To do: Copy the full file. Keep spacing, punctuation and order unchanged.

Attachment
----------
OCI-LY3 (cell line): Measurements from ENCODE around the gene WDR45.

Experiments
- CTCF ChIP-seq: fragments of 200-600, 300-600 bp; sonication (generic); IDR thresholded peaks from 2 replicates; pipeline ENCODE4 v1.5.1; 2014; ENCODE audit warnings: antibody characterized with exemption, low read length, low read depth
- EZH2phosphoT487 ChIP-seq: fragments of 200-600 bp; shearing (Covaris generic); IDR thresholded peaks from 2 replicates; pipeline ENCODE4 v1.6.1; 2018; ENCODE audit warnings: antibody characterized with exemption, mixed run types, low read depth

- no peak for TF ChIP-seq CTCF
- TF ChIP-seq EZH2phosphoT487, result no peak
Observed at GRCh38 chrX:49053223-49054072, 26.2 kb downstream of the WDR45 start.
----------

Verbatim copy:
OCI-LY3 (cell line): Measurements from ENCODE around the gene WDR45.

Experiments
- CTCF ChIP-seq: fragments of 200-600, 300-600 bp; sonication (generic); IDR thresholded peaks from 2 replicates; pipeline ENCODE4 v1.5.1; 2014; ENCODE audit warnings: antibody characterized with exemption, low read length, low read depth
- EZH2phosphoT487 ChIP-seq: fragments of 200-600 bp; shearing (Covaris generic); IDR thresholded peaks from 2 replicates; pipeline ENCODE4 v1.6.1; 2018; ENCODE audit warnings: antibody characterized with exemption, mixed run types, low read depth

- no peak for TF ChIP-seq CTCF
- TF ChIP-seq EZH2phosphoT487, result no peak
Observed at GRCh38 chrX:49053223-49054072, 26.2 kb downstream of the WDR45 start.